Tejano Music Fest 2013 feat. La Mafia, Emilio Navaira, Jay Perez, and Fito Olivares Humble Civic Center April 6, 2013
It was one of those rare, perfect, mosquito-free afternoons in the Bayou City. Little to no humidity, the temperature hovered around seventy, and the breeze blew softly through the smog-less sky. Just north of Houston, a few thousand lovers of Tejano music gathered at the fairgrounds located next to the Humble Civic Center. The mood was more family barbecue than concert, albeit with a better list of invited musical guests. And maybe best of all, the price of beer was only $5.
The crowd included a range of old-school and younger Tejanos, from cholos wearing fedoras, Locs sunglasses, and Dickies, to guys and gals dressed in Wranglers and roper boots, all ready to dance and sing along to a strong lineup of the brightest stars of Tejano music.
It was as if I were being transported back to my middle- and high-school days, when Tejano music ruled the airwaves, and Tejano artists still released new albums that people actually purchased. Before the so-called death of Tejano music.
I arrived to the festival just as saxophonist Fito Olivares was gearing up his band La Pura Sabrosura to entertain the large crowd with his fun and lively cumbias. This man was the reason I picked up an alto saxophone as a kid, first learning to play his songs by ear, then later learning how to read and write music as a skinny middle-school nerd. I would practice my versions of "La Gallinita" and "Juana La Cubana" until my lips bled, or until my mother asked me kindly to take a break.
Wearing matching red silk shirts, Fito and his band played hits such as "El Chicle," "El Cholesterol," and "Cumbia Caliente" with the same energy and emphasis as when I first saw them live in Pasadena at my cousin's quinceañera 20 years ago. The man is a master of his instrument, a virtuoso who dominates the woodwind with both agility and determination.
After his set, I spoke briefly with Mr. Olivares backstage, thanking him for his music, and expressing my condolences on the passing of his brother, Javier.
The MC took the chance between sets to thank the organizers of the festival, a new company called Imperial Productions. "Although we have no radio stations on the major airwaves, Tejano music lives on in the hearts of every single one of you" he said to the more than 4,000 in attendance. He continued to say that Imperial is working to bring more artists in concert, including conjuntos like Siggno, Intocable, and Grupo Solido, and well as the accordion legend Ramon Ayala.
"Esta musica no pasa de moda!" (This music doesn't get old/never dies!)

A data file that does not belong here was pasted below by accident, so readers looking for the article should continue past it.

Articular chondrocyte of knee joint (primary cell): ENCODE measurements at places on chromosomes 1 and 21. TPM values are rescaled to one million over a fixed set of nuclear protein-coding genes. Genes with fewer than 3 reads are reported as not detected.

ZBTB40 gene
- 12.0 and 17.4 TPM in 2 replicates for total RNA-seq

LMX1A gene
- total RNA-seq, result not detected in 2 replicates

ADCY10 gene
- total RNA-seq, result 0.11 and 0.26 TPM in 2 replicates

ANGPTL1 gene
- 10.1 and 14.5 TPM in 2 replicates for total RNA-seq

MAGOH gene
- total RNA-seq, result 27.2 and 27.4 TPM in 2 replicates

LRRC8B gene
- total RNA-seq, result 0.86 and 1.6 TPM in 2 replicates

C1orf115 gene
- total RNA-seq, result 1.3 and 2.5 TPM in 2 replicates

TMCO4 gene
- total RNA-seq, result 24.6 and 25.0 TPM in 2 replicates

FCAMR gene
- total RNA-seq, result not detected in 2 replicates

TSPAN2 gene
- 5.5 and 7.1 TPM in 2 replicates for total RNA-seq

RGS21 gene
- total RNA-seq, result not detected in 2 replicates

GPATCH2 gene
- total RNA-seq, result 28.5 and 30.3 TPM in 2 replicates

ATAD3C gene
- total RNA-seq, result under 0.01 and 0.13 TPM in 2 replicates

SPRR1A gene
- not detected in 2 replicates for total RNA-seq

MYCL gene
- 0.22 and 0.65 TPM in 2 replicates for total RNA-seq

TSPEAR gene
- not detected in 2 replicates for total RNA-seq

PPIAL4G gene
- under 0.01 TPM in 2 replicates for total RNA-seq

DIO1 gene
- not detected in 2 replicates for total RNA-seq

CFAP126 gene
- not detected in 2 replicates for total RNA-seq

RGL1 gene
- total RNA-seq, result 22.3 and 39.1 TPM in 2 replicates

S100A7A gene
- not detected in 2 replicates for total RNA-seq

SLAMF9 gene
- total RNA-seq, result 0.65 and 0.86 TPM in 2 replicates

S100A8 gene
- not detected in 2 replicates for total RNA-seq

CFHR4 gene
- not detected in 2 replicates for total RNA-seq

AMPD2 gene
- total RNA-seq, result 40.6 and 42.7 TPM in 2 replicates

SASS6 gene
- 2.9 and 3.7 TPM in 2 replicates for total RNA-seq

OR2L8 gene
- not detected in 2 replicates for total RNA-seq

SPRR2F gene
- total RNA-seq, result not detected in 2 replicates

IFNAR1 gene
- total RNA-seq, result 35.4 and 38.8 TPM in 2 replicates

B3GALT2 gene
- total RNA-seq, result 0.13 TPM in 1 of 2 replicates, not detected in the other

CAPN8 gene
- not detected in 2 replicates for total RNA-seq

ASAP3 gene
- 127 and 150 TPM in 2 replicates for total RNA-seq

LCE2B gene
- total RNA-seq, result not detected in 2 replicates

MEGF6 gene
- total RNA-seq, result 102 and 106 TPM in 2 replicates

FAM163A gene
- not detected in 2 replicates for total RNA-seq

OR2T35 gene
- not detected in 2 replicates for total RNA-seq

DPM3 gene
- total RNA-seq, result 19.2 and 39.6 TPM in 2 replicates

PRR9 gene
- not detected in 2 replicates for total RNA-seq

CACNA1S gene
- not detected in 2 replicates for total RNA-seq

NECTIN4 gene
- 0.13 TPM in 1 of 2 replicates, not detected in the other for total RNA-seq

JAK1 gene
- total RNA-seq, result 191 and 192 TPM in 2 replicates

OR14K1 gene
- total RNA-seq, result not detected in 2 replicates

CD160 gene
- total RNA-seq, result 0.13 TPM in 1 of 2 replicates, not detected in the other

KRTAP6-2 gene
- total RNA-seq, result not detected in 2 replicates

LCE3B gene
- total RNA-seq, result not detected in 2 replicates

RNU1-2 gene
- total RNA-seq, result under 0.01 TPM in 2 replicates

Jay Perez, the man nicknamed "La Voz (The Voice)," hit the stage next. Jay Perez earned that name as the leading vocalist for the band Latin Breed, and later for David Lee Garza's band Los Musicales. As a solo artist, he has given us a mix of traditional Tejano love ballads, salsa- and cumbia-influenced dance tracks, and old-school R&B covers.
He began his set with "Son Tus Miradas", an ode to the sultry gaze he received from his lover. "This one is for the ladies!" he shouts before commencing the Billy Paul classic "Me and Mrs. Jones". Indeed, "La Voz" sure does know how to get the ladies attention. Emilio Navaira and his band Grupo Rio followed Jay to the stage. The "Rey del Rodeo" (King of the Rodeo) was dressed for the role, wearing his cowboy hat, large belt buckle, Wranglers, and boots.
Emilio is a diverse entertainer, swinging fluidly between accordion lead Tejano, to cumbia, and then into country music. He treated the crowd to his hits "Eclipse", "Como Lo Hare", and the norteño classic "La Rama Del Mesquite."
The headliners of the festival were none other than the "Pride of The Northside," Oscar De La Rosa y La Mafia. The success this band, both in Texas and internationally, was matched by only one other Tejano artist, the queen Selena Quintanilla.
Led by the voice and charisma of their lead singer, La Mafia produced what can now be called classics of Tejano music. They are masters both the accordion and keyboard lead Tejano sound with hits such as "Estas Tocando Fuego," "Vida," "Si Tu Supieras," and "Un Million de Rosas."
"Que viva mi raza!" yelled Oscar as he took the stage. He showed a tremendous love and appreciation to his fans, interacting with them at every opportunity. He also dedicated the show to his brother Henry Gonzalez who passed away just last week. He followed by singing his popular version of The Chi-Lites' "Oh Girl," followed by James Brown's "Try Me."
Has Tejano music been resurrected? Not completely, although this festival was a step in the right direction. The music and the movement will always live on in our memories, but Houston is so ready for the next chapter.
Personal Bias: Tejano to the bone.
The Crowd: Lowriders & vaqueros, tejanitas & kiddos.
Overheard In the Crowd: "Y que viva la musica Tejana! (Love live Tejano music!)"
Random Notebook Dump: Big props go out to a young lady by the name of Lily Rodriguez. She was in charge of distributing the press badges, managing the guest list, and running the backstage area. In all my years of covering concerts and music festivals, very rarely have I ever seen anyone work as hard as she did Saturday night. Whoever chose her for the job certainly chose wisely.
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